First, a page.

Burlington Northern Railroad Company, Plaintiff-appellee, v. State of Montana; the Montana Department of Public Serviceregulation, Public Service Commission; Andmichael Greely, Attorney General,defendants-appellants,andunited Transportation Union, Defendant-intervenor-appellant, 880 F.2d 1104 (9th Cir. 1989)

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U.S. Court of Appeals for the Ninth Circuit - 880 F.2d 1104 (9th Cir. 1989) Argued and Submitted Feb. 10, 1989. Decided July 26, 1989

Timothy R. Baker, Montana Dept. of Public Service Regulation, Public Service Com'n, Helena, Mont., and Joe R. Roberts, Asst. Atty. Gen., Dept. of Justice, Helena, Mont., for defendants-appellants.

Betty Jo Christian, Steptoe & Johnson, Washington, D.C., for plaintiff-appellee.

Appeal from the United States District Court for the District of Montana.

Before HUG, NORRIS and THOMPSON, Circuit Judges.

WILLIAM A. NORRIS, Circuit Judge:

The State of Montana appeals a decision of the United States District Court for the District of Montana holding that a Montana statute requiring an occupied caboose on trains more than two-thousand feet in length is preempted by Federal Railroad Administration ("FRA") safety regulations. Those regulations were issued under the Federal Railroad Safety Act ("FRSA"), Pub. L. No. 91-458, 84 Stat. 971 (1970), codified at 45 U.S.C. §§ 421-445 (1982), which gives the FRA comprehensive regulatory authority over national railroad safety issues. The FRSA requires that "laws, rules, regulations, orders, and standards, relating to railroad safety shall be nationally uniform to the extent practicable," and provides that a state may regulate railroad safety only to the extent no federal action has been taken "covering the subject matter" of the state regulation. 45 U.S.C. § 434 (1982). Our appellate jurisdiction rests on 28 U.S.C. § 1291.

Pursuant to its authority under FRSA, the FRA in 1986 promulgated two regulations affecting cabooses. The first regulation amended existing rules for monitoring rear-end marking devices on passenger, commuter and freight trains. Under the previous rules, a train crew member was required to perform specified visual observations to monitor the condition of the rear-end marking device, which as a practical matter involved stationing an employee in the last car of the train. See 51 Fed.Reg. 25,181-82 (1986). As amended, the regulations permit the use of radio telemetry equipment as an alternative to visual observation. 49 C.F.R. Secs. 221.5-16 (1987). By offering an alternative to visual observation, the amended rules dispense with the need for occupied cabooses.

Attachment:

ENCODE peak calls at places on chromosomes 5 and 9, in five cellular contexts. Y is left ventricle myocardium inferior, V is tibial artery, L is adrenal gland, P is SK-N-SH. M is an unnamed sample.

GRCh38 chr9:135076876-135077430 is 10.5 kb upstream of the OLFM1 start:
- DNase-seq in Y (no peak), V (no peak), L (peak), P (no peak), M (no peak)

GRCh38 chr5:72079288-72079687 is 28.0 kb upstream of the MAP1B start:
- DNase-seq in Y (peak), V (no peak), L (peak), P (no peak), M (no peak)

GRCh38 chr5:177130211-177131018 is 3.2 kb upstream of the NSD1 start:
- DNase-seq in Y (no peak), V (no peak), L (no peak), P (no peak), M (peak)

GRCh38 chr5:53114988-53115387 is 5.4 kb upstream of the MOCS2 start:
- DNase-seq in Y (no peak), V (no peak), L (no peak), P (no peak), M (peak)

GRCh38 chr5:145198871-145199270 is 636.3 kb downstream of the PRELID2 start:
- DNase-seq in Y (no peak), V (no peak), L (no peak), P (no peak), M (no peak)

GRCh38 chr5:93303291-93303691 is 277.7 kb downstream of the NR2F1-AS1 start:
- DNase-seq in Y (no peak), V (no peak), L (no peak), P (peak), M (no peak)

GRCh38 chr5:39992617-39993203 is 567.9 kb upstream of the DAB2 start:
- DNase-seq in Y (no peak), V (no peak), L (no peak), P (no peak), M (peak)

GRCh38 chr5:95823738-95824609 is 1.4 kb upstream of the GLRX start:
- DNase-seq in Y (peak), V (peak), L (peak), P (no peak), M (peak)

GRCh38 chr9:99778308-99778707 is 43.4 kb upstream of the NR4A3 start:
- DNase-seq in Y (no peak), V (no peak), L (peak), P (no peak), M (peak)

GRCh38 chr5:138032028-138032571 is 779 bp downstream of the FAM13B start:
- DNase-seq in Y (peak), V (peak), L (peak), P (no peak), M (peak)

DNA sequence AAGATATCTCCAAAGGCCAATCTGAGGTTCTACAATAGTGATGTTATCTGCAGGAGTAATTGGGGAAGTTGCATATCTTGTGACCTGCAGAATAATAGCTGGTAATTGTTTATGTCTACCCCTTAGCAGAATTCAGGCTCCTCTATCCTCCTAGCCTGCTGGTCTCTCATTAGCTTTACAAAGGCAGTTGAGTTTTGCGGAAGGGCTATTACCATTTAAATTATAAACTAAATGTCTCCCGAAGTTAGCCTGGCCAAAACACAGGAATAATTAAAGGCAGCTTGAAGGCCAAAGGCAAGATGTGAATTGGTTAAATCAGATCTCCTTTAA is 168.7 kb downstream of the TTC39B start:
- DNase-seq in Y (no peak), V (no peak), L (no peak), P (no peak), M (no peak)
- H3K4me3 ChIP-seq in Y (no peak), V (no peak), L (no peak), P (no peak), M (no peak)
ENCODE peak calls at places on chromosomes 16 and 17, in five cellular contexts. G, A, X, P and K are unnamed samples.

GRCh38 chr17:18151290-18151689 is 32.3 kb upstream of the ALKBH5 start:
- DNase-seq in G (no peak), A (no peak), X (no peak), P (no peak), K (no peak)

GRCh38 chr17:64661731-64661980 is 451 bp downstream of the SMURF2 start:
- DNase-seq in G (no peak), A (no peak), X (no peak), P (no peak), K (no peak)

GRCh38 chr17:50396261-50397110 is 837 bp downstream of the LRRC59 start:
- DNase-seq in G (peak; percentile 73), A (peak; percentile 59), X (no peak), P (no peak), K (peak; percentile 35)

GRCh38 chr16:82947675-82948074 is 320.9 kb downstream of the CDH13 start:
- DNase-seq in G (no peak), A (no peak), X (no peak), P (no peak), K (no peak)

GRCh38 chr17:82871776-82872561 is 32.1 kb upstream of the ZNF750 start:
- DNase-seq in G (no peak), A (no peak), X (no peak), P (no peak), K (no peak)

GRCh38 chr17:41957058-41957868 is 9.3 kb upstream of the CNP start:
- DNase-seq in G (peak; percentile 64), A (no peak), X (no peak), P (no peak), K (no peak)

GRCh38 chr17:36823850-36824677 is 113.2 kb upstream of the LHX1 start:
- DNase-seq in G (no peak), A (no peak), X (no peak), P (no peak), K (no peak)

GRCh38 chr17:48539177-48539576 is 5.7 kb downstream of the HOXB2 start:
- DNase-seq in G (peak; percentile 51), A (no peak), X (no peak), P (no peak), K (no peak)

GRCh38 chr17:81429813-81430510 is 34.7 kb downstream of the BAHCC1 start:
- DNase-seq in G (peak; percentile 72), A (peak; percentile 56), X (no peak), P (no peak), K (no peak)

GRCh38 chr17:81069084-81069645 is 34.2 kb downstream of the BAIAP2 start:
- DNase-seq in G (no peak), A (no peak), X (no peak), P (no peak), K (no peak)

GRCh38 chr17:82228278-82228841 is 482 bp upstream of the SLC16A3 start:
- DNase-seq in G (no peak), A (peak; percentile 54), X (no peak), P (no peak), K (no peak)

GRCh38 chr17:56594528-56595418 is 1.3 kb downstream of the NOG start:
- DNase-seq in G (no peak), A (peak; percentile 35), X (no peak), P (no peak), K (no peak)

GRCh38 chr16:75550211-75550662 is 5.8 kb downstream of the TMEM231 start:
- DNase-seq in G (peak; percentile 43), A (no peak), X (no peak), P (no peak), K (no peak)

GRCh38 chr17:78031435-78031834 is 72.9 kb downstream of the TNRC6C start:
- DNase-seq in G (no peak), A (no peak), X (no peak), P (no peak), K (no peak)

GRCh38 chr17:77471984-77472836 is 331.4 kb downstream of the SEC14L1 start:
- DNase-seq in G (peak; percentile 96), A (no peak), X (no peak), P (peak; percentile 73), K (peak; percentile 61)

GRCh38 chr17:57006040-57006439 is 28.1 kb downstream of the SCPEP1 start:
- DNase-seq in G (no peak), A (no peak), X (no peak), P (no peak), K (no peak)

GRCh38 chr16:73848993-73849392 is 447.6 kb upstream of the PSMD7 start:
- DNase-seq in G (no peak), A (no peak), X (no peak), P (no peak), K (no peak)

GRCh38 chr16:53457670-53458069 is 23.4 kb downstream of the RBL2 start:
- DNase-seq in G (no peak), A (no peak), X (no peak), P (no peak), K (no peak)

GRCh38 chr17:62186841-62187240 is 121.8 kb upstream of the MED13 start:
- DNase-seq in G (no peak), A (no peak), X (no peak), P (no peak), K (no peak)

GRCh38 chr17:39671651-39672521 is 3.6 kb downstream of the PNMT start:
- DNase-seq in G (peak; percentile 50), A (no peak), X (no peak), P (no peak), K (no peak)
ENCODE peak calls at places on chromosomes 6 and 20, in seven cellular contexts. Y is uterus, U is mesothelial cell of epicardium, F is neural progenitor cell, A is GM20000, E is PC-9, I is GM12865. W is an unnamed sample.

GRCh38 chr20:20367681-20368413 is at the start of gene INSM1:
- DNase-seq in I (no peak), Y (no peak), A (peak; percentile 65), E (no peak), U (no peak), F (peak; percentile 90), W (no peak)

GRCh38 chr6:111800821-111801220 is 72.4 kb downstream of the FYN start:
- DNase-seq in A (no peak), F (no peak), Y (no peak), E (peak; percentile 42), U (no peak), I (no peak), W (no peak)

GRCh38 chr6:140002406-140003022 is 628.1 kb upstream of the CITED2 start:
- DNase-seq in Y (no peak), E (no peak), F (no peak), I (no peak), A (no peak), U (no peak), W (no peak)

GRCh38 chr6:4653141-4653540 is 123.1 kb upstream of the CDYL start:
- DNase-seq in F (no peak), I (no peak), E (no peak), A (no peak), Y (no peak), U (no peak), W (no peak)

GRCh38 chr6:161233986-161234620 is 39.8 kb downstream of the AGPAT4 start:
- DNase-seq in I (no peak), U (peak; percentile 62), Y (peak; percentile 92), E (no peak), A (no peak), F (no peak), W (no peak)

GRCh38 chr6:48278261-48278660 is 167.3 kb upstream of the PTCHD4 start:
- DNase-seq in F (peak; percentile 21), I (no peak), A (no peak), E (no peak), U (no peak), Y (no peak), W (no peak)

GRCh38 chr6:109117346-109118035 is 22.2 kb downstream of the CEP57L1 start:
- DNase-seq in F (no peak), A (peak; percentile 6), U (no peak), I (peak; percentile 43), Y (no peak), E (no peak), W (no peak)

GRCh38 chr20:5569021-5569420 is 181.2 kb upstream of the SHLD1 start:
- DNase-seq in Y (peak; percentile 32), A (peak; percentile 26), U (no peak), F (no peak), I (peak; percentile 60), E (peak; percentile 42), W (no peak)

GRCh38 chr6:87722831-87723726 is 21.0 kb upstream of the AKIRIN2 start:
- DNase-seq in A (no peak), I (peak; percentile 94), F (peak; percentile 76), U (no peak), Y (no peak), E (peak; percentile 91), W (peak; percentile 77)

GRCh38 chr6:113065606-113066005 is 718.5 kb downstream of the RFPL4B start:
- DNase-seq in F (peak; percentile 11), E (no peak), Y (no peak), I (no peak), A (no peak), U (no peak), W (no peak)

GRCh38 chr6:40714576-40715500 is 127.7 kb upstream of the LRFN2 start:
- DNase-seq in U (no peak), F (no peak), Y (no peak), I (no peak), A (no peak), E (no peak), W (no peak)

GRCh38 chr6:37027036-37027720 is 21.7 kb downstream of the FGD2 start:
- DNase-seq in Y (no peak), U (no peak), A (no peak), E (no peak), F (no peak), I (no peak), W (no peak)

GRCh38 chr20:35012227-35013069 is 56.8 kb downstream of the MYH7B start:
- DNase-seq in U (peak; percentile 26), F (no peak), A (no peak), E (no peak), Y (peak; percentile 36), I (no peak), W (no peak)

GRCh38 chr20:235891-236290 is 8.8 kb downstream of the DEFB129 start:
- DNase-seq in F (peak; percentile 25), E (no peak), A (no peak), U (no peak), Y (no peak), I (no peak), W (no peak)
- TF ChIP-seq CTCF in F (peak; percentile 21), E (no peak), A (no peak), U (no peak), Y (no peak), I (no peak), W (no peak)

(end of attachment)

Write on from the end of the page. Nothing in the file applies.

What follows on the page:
The second FRA regulation amended the FRA's rules for monitoring the operation of rear-train power brakes. The amended rules likewise have the effect of accommodating cabooseless trains by permitting the use of a telemetry device to monitor brake pipe pressure in the rear car of a train in lieu of visual observation. See 49 C.F.R. Secs. 232.13, 232.19 (1987).

In the FRA rulemaking proceedings, those opposing the amendments focused on the caboose issue, arguing that "the elimination of a caboose from the end of the train adversely affects safety" and requesting that the FRA affirmatively require the use of occupied cabooses on trains. 51 Fed.Reg. 17,300 (1986). The FRA, however, rejected "this line of analysis." Id. After considering the evidence and arguments presented, the agency refused to impose any caboose requirement, based on its determination that it "does not consider the lack of a caboose to be a safety issue per se." Id. at 17,301.

The question presented by this appeal is whether the FRA's actions preempt Montana's law requiring occupied cabooses. The FRSA contains its own preemption provision, preserving a limited role for the states in rail safety regulation:

A State may adopt or continue in force any law, rule, regulation, order, or standard relating to railroad safety until such time as the Secretary has adopted a rule, regulation, order, or standard covering the subject matter of such State requirement. A State may adopt or continue in force an additional or more stringent law, rule, regulation, order, or standard relating to railroad safety when necessary to eliminate or reduce an essentially local safety hazard, and when not incompatible with any Federal law, rule, regulation, order, or standard, and when not creating an undue burden on interstate commerce.